The effects of a wrong-headed sales strategy, and what to do differently.
Sales guys are always chasing great white whales. But what happens when you finally do sign your coveted customer – and it’s a disaster?
Angus Davis, the founder of Tellme, learned the answer to that question the hard way. When he first started his company in the late 90s, there wasn’t a sexier customer out there than Amazon.com. So when Tellme finally signed Amazon after five months of wooing, Davis and his team were thrilled. But pretty soon, Davis realized he had just spent five crucial months chasing the wrong customer.
Here’s what Davis has learned – and how you can craft a better sales strategy than he did in the early days.
You Can’t Value What you Don’t Measure
You need to quantify the value of every prospect. Angus realized that his team “was reacting to [Amazon’s] perceived customer value rather than its quantifiable value. The perception was that Amazon would look great in a press release; that TechCrunch would write a bigger story about us getting Amazon as a customer than they ever would about other prospects like E*TRADE. But In fact, clients like E*TRADE would prove critical to us reaching profitability.” What made E*TRADE a better customer than Amazon, and why didn’t Angus realize it at the time?
Tellme’s business was in integrating speech recognition software into corporate customer service telephone systems. And, says Davis, “If you’re in the business of optimizing telephone systems to improve customer service, what you really want in a customer is someone who receives a lot of telephone calls. Unfortunately, nobody really calls Amazon. In fact, customers would probably have a pretty hard time even finding a telephone number for the company if they tried.”
Because Amazon handled customer interactions almost exclusively through email, the company was probably one of the least valuable customers Tellme could have wasted five months pursuing, says Davis. In contrast, E*TRADE was a much better fit, because it was “more tele-focused, receiving thousands of calls a day from folks check[ing] in on their 401k’s.”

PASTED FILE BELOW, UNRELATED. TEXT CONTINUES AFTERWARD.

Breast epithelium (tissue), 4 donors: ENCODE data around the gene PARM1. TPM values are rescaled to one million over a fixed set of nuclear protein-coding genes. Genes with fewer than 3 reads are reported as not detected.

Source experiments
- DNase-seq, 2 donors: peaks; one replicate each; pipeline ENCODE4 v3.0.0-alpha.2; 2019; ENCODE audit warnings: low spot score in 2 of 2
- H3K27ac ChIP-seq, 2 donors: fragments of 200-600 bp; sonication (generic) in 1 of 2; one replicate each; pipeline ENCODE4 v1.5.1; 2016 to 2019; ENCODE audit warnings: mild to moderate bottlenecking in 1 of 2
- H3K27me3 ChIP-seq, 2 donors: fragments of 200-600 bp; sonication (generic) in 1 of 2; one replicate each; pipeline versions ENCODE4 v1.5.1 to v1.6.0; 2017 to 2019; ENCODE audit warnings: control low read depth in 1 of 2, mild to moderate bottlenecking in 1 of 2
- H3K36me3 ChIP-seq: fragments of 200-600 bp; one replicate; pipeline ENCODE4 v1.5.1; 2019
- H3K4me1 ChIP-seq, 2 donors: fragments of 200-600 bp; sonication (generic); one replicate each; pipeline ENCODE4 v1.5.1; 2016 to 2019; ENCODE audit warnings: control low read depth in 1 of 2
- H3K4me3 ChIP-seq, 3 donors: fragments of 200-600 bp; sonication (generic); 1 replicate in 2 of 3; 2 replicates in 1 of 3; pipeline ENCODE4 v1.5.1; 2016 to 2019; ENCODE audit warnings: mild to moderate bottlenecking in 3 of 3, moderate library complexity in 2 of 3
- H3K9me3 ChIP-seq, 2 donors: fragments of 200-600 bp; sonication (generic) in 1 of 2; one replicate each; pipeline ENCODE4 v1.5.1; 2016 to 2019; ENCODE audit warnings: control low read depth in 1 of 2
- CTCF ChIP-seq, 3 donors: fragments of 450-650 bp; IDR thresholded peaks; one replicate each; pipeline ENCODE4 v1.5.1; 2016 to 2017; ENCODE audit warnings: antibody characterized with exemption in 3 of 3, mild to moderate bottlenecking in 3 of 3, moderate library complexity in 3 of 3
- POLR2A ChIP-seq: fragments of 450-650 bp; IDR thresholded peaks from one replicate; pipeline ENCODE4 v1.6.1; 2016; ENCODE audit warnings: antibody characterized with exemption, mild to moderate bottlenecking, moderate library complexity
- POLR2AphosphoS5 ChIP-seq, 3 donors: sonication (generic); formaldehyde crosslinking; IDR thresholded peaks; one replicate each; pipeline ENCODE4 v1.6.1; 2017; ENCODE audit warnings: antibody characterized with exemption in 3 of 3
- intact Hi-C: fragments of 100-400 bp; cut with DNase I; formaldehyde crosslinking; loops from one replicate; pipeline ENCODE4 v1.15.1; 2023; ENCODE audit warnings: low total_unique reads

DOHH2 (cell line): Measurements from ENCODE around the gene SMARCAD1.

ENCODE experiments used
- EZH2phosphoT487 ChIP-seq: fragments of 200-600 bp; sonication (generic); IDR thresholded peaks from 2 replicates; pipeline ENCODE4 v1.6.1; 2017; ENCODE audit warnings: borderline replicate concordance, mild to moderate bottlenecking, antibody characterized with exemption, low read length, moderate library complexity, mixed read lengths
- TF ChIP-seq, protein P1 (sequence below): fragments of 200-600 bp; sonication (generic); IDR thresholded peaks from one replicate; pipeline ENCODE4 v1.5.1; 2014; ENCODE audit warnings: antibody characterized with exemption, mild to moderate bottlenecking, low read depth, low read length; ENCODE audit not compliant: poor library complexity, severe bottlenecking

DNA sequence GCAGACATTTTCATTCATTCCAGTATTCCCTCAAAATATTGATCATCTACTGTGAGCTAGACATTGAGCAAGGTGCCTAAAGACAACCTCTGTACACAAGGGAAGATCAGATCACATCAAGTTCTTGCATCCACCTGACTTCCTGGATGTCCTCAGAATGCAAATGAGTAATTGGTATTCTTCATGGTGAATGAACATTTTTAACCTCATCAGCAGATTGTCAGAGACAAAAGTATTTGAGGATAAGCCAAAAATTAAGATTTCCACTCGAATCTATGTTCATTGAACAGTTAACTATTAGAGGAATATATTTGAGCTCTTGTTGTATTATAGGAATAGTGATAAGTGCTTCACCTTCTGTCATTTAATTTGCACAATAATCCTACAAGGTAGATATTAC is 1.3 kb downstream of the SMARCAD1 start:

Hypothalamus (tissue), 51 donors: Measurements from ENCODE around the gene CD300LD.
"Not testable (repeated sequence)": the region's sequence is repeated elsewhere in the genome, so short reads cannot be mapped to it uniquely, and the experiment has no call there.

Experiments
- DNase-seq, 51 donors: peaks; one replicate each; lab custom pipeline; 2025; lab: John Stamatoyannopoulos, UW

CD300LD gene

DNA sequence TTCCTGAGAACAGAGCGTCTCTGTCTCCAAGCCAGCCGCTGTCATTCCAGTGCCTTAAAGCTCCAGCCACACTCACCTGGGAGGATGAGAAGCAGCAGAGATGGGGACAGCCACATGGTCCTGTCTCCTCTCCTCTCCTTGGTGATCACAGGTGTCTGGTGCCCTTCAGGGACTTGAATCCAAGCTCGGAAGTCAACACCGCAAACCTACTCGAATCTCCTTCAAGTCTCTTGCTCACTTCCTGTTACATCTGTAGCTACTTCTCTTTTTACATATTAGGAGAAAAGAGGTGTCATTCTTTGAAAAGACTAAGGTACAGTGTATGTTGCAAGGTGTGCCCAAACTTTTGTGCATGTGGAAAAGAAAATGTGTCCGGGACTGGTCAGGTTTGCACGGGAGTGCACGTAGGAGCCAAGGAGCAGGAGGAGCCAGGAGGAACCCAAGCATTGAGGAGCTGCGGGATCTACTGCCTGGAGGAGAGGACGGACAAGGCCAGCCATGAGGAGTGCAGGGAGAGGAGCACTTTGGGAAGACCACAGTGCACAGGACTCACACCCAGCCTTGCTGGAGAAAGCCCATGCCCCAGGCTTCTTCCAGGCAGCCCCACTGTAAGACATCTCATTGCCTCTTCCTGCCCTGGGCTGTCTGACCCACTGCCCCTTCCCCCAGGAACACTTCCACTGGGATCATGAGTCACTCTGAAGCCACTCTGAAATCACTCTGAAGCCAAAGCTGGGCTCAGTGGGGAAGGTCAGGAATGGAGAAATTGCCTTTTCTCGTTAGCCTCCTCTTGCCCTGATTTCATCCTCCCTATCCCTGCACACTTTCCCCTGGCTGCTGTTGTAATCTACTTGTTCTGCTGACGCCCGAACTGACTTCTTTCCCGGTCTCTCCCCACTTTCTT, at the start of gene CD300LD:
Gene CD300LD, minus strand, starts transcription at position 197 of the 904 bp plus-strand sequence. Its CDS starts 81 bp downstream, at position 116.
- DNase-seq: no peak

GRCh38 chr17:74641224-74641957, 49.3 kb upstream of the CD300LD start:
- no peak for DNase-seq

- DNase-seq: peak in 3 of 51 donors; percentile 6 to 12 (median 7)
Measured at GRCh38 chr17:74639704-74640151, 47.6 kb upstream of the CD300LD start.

Davis learned his lesson. He developed a scoring system for every single company in the Fortune 500. Companies were scored on, among other things, the volume of calls they received, their demonstrated history of embracing innovative technologies, and which carrier they used (Tellme’s technology wasn’t universally compatible at the time). He told the sales team that, “Unless you’re talking to a top-scoring prospect, you shouldn’t be talking to them at all.” Angus believes this was the key to turning around the company.
In a way, not all that much has changed since the 90’s. The McRib is back on the menu, Seinfeld’s in reruns and many of us still confuse public relations with business strategy. But as Angus gamely jokes, in the end, “No business model, no soup for you.” Seinfeld would be proud.
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